Remembering #Jan25: Days of Rage and Dignity.  The Egyptian revolution really isn’t over, but the eighteen days of rallying and demonstrating across Egypt starting on 25 January 2011 that ultimately ousted longtime dictator Mubarak deserve an incredible amount of celebration.

Here is a photographic retrospective of those eighteen days, shot by some of the best. I will never fail to be blown away by the images of the demonstrations in Tahrir.

  • Yannis Behrakis/Reuters. 1/30/2011.
  • Nasser Nasser/AP. 1/25/2011.
  • Peter Macdiarmid/Getty. 2/1/2011. 
  • Lefteris Pitarakis/AP. 2/1/2011.
  • Ed Ou/NYT. 2/1/2011.
  • Hannibal Hanschke/EPA. 2/2/2011.
  • Moises Saman/NYT. 2/11/2011.
  • Felipe Trueba/EPA. 2/11/2011.

Breaking News: 327 killed in violence across‪ #‎Egypt‬; more than 20 churches torched; historical sites, museums shut down

1. The Ministry of Health has announced that 327 have been killed and 2926 injured in violence across Egypt as security forces dispersed two large pro-Morsi sit-ins.

In Rabaa al-Adaweya’s sit-in alone, 113 people were killed, while 21 were killed in El-Nahda Square. In Helwan 18 were killed, and the deaths across other governorates have reached 175.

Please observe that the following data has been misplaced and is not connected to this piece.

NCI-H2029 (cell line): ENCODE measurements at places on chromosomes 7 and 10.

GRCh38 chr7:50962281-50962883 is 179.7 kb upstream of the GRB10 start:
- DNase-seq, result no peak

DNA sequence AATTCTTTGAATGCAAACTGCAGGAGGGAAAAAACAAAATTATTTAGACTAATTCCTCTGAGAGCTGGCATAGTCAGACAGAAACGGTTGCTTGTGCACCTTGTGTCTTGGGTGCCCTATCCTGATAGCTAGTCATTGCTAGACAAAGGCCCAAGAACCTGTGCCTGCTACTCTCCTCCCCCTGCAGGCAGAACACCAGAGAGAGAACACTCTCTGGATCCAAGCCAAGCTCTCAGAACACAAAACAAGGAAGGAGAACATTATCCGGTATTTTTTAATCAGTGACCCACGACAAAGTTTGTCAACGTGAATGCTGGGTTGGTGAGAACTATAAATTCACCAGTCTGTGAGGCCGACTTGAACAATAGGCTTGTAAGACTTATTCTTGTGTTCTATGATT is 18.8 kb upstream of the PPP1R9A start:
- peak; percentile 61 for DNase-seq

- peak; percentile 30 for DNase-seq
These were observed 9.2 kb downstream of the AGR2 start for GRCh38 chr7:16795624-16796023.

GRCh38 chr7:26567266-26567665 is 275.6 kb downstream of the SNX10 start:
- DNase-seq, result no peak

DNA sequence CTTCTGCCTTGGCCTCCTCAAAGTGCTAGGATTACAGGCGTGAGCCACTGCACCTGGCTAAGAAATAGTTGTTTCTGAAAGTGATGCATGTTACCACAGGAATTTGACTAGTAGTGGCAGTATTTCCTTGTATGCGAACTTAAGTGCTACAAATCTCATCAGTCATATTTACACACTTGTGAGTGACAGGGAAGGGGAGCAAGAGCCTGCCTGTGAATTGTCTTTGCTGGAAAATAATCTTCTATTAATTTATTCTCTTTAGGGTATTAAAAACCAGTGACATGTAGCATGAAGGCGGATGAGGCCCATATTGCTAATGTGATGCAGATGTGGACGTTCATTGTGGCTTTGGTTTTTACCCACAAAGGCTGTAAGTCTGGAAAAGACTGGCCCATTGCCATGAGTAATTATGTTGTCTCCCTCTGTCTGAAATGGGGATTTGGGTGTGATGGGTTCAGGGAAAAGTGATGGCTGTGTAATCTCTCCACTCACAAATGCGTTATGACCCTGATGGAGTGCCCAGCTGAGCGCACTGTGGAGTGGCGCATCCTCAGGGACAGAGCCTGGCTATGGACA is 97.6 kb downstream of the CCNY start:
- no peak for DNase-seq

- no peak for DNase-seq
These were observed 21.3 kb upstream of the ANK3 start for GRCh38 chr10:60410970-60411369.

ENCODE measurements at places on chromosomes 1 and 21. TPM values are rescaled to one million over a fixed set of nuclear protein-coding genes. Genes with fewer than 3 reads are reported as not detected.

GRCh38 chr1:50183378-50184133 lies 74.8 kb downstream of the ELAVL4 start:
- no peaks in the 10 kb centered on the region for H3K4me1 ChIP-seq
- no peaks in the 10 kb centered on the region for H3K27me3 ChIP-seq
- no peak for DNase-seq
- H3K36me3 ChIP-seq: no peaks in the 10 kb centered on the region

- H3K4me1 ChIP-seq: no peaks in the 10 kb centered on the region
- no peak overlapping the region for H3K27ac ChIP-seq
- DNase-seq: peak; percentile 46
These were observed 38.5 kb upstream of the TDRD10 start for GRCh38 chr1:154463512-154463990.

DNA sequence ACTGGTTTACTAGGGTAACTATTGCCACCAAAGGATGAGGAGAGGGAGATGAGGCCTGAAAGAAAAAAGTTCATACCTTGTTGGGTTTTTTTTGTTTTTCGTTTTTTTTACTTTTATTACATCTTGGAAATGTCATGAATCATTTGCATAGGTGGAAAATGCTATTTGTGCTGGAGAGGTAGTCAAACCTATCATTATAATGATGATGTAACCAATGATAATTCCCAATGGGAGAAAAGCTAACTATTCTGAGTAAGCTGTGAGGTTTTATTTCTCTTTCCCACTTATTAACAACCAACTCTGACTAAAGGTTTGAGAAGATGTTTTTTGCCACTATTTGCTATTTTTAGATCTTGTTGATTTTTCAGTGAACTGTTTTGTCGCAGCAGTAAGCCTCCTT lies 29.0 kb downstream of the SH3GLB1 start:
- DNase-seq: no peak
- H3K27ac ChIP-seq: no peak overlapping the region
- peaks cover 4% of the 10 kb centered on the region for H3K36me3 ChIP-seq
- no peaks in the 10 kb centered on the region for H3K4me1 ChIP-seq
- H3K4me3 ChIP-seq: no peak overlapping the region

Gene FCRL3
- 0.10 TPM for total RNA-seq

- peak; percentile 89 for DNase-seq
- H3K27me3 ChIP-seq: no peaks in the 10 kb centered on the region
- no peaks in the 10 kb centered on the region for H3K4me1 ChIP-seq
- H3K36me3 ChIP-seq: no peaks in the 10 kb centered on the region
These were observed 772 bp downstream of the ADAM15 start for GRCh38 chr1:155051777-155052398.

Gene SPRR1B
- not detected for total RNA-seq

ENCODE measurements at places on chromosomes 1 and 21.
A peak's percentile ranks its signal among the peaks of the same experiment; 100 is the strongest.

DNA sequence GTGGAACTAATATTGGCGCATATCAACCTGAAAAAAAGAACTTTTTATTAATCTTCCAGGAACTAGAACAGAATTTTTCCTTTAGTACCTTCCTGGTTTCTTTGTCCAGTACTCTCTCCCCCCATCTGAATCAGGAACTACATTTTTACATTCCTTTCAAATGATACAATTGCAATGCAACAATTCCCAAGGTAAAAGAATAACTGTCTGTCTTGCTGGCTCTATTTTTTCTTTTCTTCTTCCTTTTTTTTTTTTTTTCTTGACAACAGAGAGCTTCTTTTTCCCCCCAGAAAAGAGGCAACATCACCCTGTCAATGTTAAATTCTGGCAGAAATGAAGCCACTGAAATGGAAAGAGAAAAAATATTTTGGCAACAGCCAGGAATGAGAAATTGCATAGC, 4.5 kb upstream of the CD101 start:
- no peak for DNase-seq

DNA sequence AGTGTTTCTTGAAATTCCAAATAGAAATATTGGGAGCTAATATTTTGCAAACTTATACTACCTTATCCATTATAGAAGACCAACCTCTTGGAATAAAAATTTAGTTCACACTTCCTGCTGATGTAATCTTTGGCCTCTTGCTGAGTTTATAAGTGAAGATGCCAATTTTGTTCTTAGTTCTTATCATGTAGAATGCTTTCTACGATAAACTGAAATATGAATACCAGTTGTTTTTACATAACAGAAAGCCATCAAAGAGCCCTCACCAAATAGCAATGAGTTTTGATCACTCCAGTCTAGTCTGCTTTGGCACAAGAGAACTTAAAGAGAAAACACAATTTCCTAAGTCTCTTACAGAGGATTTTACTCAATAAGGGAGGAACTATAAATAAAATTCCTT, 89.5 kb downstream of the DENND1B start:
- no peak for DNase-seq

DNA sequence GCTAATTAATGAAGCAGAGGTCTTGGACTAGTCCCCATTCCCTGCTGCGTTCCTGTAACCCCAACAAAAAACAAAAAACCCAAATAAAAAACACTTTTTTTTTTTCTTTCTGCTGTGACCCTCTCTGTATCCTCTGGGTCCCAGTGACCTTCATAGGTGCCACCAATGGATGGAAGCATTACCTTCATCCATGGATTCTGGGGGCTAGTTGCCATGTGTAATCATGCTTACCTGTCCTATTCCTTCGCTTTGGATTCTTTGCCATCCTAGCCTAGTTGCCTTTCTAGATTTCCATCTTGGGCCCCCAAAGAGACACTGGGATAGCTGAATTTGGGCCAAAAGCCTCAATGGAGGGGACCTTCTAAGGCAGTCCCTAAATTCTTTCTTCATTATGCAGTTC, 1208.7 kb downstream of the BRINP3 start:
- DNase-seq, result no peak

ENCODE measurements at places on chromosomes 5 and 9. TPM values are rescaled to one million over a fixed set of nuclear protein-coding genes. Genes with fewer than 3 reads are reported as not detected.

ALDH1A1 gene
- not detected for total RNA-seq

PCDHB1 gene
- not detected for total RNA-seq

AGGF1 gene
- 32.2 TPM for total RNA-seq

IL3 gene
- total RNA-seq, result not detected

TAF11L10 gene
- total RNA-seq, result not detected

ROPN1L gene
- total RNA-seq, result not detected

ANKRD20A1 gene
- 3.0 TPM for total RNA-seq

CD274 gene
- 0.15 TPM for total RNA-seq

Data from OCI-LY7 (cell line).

2. A Coptic Diocese and 15 homes belonging to Copts have been torched and stormed by Morsi supporters in Assiut. This comes after more than 20 churches were torched or stormed across Egypt, and countless homes and properties owned by Copts destroyed or damaged.

3. All of Egypt’s archaeological sites and museums have been shut down indefinitely after violence spread across Egypt. The move was done to ensure the protection of these sites from looting or encroachment.

During violence across Egypt, the Malawy Museum in Minya was attacked, with reports of looting of some of its contents. Morsi supporters also attempted to attack the National Museum of Alexandria but were dispersed by security forces.

[Photo: Rabaa al-Adaweya after the dispersal of protesters]

Via: A-Revolt Digital Anarchy